You often see the term 'blanch' used in recipes - but what does blanching actually involve? Find out here!
The more adventurous you get in the kitchen, the more complex some of the terms and methods can be when presented in a recipe. A term that often confuses people is 'blanching' , so in this article we'll look at what blanching is and how to do it.
Blanching is a technique used in cooking and food preservation in which the food product is placed into either steam or boiling water and then cooled quickly in an ice bath (also known as shocking).
Why are you sometimes advised to blanch something before freezing it?
Blanching helps the food product to maintain its flavor, color, texture and nutritional value. Blanching begins to cook the food product, but also stops it at the perfect moment for preservation - see this guide to freezing okra to learn more.
Recipes such as stir-fries and salads sometimes call for some of the vegetables - like carrots, broccoli and green beans - to be blanched
This could be for one of two reasons...
- To soften a crunchy vegetable but still retain a 'bite'
- To soften vegetables in a stir fry so they cook in the same amount of time as the meat when added to the pan together
When blanching vegetables for use in salads, stir-fries, crudite and sushi, you will notice that they taste a lot sweeter. This is becasue the cell walls ruptures during the blanching process, releasing their natural sugars.
This recipe for Vegetable Pho is an example of one that calls for blanched vegetables.
Blanching makes it easier to peel veggies
Blanching is really good at helping peel vegetables or fruits that have thin skin.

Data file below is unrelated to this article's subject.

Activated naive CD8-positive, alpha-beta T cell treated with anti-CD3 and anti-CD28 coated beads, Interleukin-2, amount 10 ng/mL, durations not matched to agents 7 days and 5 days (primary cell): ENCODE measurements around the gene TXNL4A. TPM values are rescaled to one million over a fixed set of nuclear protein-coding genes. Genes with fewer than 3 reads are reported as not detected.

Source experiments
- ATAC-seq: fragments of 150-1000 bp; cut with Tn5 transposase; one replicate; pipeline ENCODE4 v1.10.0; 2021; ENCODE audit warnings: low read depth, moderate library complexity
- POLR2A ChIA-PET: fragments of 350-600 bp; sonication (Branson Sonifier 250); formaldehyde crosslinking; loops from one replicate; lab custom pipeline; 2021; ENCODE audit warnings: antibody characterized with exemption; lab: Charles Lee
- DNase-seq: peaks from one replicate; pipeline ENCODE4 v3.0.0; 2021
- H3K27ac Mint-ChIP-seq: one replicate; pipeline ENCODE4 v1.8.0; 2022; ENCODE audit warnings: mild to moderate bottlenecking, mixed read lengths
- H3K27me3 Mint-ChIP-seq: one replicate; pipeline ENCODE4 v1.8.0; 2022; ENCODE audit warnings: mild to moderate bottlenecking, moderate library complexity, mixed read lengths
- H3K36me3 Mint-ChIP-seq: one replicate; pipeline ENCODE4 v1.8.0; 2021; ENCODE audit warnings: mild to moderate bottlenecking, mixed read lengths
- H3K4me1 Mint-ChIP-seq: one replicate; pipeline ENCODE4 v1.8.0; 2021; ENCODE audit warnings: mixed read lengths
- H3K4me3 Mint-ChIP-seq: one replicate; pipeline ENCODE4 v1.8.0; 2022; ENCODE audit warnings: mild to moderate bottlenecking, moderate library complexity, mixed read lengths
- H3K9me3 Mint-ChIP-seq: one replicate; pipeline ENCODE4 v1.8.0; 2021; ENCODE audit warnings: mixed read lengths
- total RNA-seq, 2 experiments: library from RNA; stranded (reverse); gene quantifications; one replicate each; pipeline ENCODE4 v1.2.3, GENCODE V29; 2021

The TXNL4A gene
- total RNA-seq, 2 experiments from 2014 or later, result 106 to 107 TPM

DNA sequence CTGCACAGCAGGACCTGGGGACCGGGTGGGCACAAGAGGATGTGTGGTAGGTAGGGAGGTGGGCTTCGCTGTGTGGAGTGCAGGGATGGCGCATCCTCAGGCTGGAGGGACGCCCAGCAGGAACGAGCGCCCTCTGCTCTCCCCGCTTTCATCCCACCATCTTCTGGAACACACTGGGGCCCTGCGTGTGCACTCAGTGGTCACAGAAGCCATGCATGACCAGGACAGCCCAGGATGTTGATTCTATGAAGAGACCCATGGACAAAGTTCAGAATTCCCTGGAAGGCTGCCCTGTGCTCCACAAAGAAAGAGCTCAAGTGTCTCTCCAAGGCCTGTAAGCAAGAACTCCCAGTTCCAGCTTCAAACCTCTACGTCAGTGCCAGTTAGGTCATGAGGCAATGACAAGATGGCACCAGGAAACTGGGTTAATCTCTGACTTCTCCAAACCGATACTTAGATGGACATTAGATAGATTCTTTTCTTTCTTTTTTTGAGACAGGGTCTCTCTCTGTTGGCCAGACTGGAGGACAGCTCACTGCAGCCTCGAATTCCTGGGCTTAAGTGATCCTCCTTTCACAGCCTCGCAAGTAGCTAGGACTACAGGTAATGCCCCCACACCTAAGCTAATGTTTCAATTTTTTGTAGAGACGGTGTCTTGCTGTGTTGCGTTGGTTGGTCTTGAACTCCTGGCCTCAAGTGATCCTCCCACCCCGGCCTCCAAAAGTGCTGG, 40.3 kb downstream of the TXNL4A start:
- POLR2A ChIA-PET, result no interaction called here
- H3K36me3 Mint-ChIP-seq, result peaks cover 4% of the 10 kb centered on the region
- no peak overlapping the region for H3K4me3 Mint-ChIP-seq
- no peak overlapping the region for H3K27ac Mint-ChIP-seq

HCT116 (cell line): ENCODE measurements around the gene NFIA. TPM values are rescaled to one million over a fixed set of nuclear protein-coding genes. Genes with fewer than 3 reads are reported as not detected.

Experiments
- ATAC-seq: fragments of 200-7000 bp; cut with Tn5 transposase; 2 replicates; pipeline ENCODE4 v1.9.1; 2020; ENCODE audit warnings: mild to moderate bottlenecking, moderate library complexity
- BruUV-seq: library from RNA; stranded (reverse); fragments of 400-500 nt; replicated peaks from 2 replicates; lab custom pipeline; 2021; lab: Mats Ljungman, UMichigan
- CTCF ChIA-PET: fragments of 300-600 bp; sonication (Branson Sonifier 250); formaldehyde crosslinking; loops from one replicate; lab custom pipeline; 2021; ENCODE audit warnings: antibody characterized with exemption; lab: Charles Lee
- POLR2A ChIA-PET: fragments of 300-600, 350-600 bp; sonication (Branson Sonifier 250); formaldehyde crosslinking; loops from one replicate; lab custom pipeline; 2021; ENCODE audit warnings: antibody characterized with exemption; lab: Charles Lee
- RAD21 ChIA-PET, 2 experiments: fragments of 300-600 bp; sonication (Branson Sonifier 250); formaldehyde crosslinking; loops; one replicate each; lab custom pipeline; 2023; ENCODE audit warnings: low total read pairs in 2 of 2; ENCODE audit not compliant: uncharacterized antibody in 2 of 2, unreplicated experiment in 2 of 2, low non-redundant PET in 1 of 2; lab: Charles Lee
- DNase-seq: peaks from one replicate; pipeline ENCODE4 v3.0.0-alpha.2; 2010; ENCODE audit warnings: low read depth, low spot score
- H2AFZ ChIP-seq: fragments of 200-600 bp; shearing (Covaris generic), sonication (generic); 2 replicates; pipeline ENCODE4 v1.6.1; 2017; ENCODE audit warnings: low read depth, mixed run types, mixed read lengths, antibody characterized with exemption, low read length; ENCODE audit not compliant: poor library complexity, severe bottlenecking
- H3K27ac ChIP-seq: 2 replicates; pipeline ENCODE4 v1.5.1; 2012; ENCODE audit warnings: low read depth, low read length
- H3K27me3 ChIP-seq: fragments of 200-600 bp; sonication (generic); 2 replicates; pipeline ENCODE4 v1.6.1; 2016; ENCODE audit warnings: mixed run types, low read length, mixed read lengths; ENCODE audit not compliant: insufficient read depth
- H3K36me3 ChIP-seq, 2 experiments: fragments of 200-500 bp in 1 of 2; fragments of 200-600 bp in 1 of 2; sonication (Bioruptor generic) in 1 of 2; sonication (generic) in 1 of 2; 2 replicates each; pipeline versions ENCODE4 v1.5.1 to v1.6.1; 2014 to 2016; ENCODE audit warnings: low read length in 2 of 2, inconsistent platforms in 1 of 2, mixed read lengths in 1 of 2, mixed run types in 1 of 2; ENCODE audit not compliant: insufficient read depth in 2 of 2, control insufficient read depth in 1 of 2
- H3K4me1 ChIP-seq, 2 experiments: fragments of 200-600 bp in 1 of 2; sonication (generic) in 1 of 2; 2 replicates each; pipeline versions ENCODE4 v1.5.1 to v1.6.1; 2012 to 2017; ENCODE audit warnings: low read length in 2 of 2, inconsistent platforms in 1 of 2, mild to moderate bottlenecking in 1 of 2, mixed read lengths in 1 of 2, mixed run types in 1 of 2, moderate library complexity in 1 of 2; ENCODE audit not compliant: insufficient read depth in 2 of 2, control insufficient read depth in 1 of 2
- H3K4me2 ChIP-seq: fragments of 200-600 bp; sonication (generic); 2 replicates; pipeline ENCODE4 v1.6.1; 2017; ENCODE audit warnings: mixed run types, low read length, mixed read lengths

Just cut an ‘x’ into the bottom of the fruit or vegetable and then blanch it for a few minutes before immersing into an ice bath. The skin will off easily!
How to blanch vegetables
The blanching process is very easy:
1. Heat a large pot of water until boiling and add at least a tablespoon of salt (we recommend 1 tablespoon per gallon).*
2. While the water is coming to a boil, prepare an ice bath.
3. Add the food to the boiling water for the recommend time.
4. Remove from the water and place immediately into the ice bath to shock.
5. Leave for a few minutes to ensure the cooking process has stopped and drain.
* When blanching vegetables, it is important to use a lot of salt - it’s suggested that the water should be ten times saltier than the ocean! While you may think that is an unhealthy amount of salt, as the vegetables are cooked for such a short period of time, they won’t absorb much. The reason for heavily salting the water is that it stops nutrients leaching into the water, making them healthier. It also helps keep green vegetables looking vibrant.
Recipes usually stipulate blanching times, which depend on what you’re cooking. Here are some suggestions:
Fruit for Peeling:
Tomatoes, apples, peaches or pears - 30 seconds
Asparagus, Broccoli, Cauliflower, Brussel Sprouts, Celery, Turnips, Squash - 3 minutes
Carrots, Okra - 5 minutes
Corn on the Cob - 9 minutes